Journey of DC Moveis
The journey of DC movies, from being some of the most criticized films – from fans and critics alike – and arguably the worst films in their genre to becoming some of the biggest names in the franchise with highly anticipated movies, is a journey of recognizing the art of comic books for what they are and bringing that to the big screen. It’s evident to most fanatics of DC comics that a big reason why DC movies failed was that they were trying hard to appeal to the mainstream and, in the process, stripped DC of what makes DC unique; their dark ambiance. And it was only by joining the dark side, siding against the force, did DC films find success. However, to appreciate the underdog story of DC films, it’s imperative first to understand their failure.
DC comics have always been darker than their marvel contemporaries. Hence, it’s understandable that film directors struggled to mix that dark tone with live-action scenes, dialogue, and narrative that pollutes marvel films. This is why films like batman versus superman, justice league, suicide squad, Aquaman, etc., ended up as failures; they had very little innovation and depended heavily on well-established cliches to keep the audience engaged. The biggest criminal, I believe, would be the justice league (joss Whedon cut). The movie tries to incorporate many awkward jokes, like the brunch joke and weird race joke by flash or when Aquaman sits down on the lasso of truth. It is a story that tries to take itself seriously: portraying superheroes as humans, collateral as significant, and villains as racist dictators. The constant badgering of lighthearted humor and dull action scenes bog down the story’s pacing. Even the brilliant performances by Gal Gadot, Jason Mamoa, and Henry Cavill can not save the movie at all. Suicide Squad has the same problem, a bunch of villains banding together to save their city, except these villains is given a minimal backstory, the city is presented as almost lifeless, and the dialogue is embarrassingly written with awkward action scenes that seem out of place for the characters that the movies try to build on and the whole subplot about the magic that the film tries to include at the end screams of a lack of fundamental understanding of the comics and how to translate that narrative to movies. A lot of DC films feel very forced. The people working on the film were only using the film to cash in on the popularity of superhero movies, not paying attention to what the comic book material was at all and, in the process, making some of the worst movies ever.
Then “Joker” came out. Joker was the first movie where DC finally embraced the darker tone of the comics, interpolating that with a critique of modern society and the struggles of people with mental illnesses. The Joker tells a story of a very lonely individual, who has a history of parental abuse, is ostracized by the outside world, and is persecuted for actions he committed when pushed to a corner. To that effect, Arthur Fleck (the joker played by Joaquin Phoenix) becomes a nuanced human character who is very easy to empathize with. The movie was highly successful, and it did all that with 0 action scenes. The Joker is a testament that what people are looking for in DC movies isn’t aggressive action and untimely humor but a down-to-earth story with a dark atmosphere and well-developed characters that feel and act like human beings who have to fight through their internal struggles. The Batman, starring Robert Pattinson and Zoë Kravitz, aims to do the same thing. Matt Reeves directed him. The new retelling of The Batman sticks close to what the Joker succeeded at and builds upon that dark ambiance of DC comics. In The Batman (unlike with Suicide Squad), Gotham City is presented as teeming with life; good and bad people are present everywhere in the city. These same people interrupt and interact with Robert Pattinson in the movie. Batman himself is a vulnerable person still recovering from the trauma of losing his parents at a young age. Still, he’s also ambitious, resourceful, and dedicated; many times, The Batman falls and gets back up, not letting anything get in his way to help make his city a safer place for people to live in. On this journey, The Batman makes friends like Catwoman to help him in his fight against the evil that exists in the city, all of which allows ground Bruce Wayne in reality, he’s portrayed as a human being, and Gotham City is presented as morally ambiguous with both good and bad people living in it that are nothing but an outcome of the city itself. There is no slapstick comedy to be found anywhere because the movies have finally embraced the dark ambiance that permeates the comics. Upcoming DC films like Black Adam starring Dwayne ‘The Rock’ Johnson seem to be following through on what The Batman and Joker have proven DC movies need: well-written characters, a compelling narrative that doesn’t rely on quick action scenes, and a dark environment in which these characters exist.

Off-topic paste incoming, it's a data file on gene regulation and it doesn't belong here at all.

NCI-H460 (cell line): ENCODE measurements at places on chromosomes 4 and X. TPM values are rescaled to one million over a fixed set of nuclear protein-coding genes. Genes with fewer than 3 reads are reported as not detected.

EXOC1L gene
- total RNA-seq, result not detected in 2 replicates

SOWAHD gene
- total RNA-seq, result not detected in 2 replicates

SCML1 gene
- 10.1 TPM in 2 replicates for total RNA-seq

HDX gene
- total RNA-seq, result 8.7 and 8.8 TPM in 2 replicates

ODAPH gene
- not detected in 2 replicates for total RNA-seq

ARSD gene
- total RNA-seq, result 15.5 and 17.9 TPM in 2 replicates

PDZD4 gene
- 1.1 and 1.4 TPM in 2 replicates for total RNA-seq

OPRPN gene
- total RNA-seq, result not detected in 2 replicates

The initial failure of DC movies can be credited to the studio’s stubbornness to understand what the DC comics convey, turning the films into a copy of marvel films with a different plot. However, with more recent successful films, it’s apparent what DC films need moving forward, well-written characters, a compelling narrative, and a grueling world that feels alive.